From 1882 to 2007 Argo reigned king of the corn starch category. For 125 years the $33 million company was an unchallenged brand leader. But no competition also meant no innovation. Although the product evolved, it was displayed for 125 years in the same cardboard box with the same Indian princess emblazoned on the front.
Babs Zepaltas, senior research manager at ACH Food Companies, which makes Argo, as well as other popular brands like Mazola, Spice Island, and Fleischmann's, called it a "product parody."
Then in 2007 Argo received some unwelcomed competition in the baking aisle. Clabber Girl, which for years only sold baking powder, launched a new product: corn starch in a canister. Zepaltas says the Clabber Girl's superior packaging, expanded store distribution, and lower price spelled trouble for Argo. The company suddenly saw shipments decrease by nearly 8 percent and its $33 million market share began to slip.
"We could sit back and do nothing and watch profits decline, or invest and maintain the number one position," Zepaltas says. "The challenge was simple for us-we had to stop the bleeding of share and products."
Argo's objective was straightforward: keep its premium position and distinguish the product from Clabber Girl by rebranding its packaging and label. The company knew from monitoring customer service complaints that people didn't like the packaging. The tiny box made it difficult to scoop out the corn starch and didn't allow for freshness long after the contents were opened.
Argo developed a four-step research plan involving high-level discovery focus groups to allow consumers to drive the rebranding effort. Alison Murphy, partner in Murphy Marketing Research/Trend Town, helped to direct the market research. She says that during the initial stage they administered six focus groups in total, in San Francisco, Chicago, and Dallas. Eight people attended each group and received "homework" prior to attending. Their assignments were to shop the baking aisle and buy Clabber Girl and Argo products, then bake or cook with both corn starches for two weeks and keep a diary. Murphy says they were surprised to learn that the customers used corn starch not just for cooking, but also for pet care, cleaning, and personal care remedies. "People shared more than we could believe," she says.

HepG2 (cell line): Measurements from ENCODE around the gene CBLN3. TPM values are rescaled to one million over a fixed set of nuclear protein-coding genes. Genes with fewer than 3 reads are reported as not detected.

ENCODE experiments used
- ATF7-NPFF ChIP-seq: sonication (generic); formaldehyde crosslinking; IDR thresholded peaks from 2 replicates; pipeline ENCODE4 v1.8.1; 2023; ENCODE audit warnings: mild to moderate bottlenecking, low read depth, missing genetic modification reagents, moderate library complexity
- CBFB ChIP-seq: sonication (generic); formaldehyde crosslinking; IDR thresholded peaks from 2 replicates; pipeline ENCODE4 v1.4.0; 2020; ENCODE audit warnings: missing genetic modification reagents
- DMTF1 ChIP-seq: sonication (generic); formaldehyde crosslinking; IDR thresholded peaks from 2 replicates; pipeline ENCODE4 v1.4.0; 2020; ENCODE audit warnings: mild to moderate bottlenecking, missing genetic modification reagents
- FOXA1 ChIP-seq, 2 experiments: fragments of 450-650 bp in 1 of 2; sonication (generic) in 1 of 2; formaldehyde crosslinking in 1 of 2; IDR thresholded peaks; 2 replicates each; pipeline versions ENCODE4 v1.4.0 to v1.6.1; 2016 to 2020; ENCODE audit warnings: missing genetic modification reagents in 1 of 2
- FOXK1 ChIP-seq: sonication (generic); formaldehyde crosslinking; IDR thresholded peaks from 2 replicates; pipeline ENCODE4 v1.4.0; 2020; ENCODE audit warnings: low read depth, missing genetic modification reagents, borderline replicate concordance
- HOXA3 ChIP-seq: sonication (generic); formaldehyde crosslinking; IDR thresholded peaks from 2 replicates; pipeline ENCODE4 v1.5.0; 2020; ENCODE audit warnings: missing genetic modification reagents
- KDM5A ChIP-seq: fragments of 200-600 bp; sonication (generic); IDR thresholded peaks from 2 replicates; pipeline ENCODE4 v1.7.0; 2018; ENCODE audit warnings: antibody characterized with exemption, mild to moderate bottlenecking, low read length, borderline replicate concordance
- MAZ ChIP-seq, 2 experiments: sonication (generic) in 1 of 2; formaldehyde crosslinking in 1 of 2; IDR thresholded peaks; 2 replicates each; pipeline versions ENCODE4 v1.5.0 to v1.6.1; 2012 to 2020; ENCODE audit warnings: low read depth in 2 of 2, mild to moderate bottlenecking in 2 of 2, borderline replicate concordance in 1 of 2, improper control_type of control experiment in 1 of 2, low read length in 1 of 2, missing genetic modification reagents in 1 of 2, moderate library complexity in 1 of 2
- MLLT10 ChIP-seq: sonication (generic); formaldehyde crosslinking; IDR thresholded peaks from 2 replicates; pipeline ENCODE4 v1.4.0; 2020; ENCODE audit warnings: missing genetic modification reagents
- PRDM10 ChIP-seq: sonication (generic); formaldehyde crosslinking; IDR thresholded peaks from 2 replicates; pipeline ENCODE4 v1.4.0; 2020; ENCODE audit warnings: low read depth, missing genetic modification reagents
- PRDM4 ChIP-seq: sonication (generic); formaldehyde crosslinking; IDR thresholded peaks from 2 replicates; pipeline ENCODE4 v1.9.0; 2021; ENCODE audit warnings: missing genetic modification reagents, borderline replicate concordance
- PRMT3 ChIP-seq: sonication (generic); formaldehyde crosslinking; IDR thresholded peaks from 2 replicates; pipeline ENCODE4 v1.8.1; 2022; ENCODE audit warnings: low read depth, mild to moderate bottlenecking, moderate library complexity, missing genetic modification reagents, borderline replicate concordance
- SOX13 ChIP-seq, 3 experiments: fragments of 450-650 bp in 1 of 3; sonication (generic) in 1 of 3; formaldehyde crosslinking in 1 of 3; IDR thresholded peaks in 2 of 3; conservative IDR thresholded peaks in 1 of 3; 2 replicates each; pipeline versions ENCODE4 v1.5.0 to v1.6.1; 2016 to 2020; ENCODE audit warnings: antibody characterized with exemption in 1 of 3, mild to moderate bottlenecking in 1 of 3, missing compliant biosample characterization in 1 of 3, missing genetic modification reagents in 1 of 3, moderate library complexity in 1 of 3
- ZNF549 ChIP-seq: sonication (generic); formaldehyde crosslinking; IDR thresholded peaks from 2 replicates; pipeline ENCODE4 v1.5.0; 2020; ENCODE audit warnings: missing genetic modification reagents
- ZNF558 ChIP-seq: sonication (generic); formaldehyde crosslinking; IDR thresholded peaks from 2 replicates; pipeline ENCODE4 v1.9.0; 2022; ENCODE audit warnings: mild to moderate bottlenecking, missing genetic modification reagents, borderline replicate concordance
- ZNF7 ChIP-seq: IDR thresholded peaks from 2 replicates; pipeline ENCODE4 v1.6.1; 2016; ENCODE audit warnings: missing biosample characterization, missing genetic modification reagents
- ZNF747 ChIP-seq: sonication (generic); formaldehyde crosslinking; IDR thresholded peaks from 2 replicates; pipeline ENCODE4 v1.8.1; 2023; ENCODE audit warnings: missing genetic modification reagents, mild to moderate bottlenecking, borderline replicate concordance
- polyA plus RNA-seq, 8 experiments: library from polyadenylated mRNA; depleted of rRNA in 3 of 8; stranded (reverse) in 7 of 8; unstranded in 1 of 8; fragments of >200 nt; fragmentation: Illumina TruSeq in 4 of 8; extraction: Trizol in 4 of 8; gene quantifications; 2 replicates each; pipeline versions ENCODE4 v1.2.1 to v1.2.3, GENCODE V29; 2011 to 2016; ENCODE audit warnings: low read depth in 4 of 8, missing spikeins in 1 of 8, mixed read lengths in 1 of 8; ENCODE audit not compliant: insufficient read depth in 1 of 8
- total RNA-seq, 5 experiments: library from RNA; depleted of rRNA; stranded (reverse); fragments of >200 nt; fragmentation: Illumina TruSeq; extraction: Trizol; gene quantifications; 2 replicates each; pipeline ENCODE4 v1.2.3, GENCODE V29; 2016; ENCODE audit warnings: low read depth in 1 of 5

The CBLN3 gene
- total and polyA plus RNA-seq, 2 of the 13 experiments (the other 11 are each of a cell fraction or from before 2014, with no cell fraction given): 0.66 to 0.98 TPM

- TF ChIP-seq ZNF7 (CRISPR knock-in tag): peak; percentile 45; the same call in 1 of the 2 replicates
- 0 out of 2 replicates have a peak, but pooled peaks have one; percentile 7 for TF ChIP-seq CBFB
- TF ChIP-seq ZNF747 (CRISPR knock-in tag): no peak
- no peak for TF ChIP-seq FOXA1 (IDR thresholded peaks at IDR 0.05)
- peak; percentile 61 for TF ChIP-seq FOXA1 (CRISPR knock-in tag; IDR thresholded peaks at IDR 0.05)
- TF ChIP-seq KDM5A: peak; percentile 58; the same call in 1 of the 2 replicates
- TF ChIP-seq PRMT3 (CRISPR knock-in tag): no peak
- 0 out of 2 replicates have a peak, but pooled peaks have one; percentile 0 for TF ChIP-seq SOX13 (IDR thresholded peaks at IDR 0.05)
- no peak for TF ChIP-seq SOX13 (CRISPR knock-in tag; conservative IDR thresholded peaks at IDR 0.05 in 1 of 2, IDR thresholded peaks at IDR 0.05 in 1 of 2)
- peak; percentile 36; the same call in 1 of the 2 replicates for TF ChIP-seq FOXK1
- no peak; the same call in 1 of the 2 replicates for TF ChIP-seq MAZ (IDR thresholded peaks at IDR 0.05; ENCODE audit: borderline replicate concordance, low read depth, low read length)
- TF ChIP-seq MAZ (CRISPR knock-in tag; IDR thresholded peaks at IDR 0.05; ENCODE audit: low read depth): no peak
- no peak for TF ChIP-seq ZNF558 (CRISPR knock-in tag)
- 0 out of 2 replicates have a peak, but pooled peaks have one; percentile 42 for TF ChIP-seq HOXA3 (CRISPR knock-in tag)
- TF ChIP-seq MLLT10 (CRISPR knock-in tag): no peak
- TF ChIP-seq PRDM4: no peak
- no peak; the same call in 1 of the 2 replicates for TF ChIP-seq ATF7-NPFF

Next, Argo conducted a brand personification exercise where participants wrote comparisons between Argo and Clabber Girl, and another one where they judged 19 packaging prototypes. Argo video recorded the process. "We didn't just sit people down and say, 'How do you feel about corn starch?' The consumers were brainstorming with us and we used the brainstorming ideas to apply to the prototype packages," Murphy says.
After spending two days with the focus group participants in each city, Zepaltas and Murphy brought the information to the package design team and the team designed alternatives. To choose the right packaging, Zepaltas and Murphy conducted additional focus groups, but this time the discussions were conducted in the Argo offices. The focus group room was wired with a video camera and Zepaltas' brand group sat in another room and watched on a monitor. In addition the designers in the Memphis, office watched, as did the operations group in the city, IA, office. The process gave Argo solid direction going forward.
The third step involved assembling a focus group to choose best of? four different labels for the front of the new container. The group looked at each label for three seconds and then voiced what they remembered seeing.
Finally, the fourth step tested the new labeling and packaging. Argo hired Nielsen Bases to manage the project. Bases screened 200 baker participants using a series of questions, and measured their answers on overall purchase interest, likeability, and value. Bases then compared the scores to its normative data. From that, Argo chose the winning package design.
Since the product's relaunch in June 2008, Argo's consumer sales declines have turned around, and retailers have readily agreed to sell the product. The process also helped to get insight into how to tailor advertising, display it in stores, and redesign the website. Zepaltas says it also has spurred interest in where to take the Argo brand, how far the brand stretches, and how to extend it into other categories. "Nobody was doing a whole lot; it's corn starch-boring," she says. "This whole project did a lot to rejuvenate an internal team to think about where we could take [the brand]."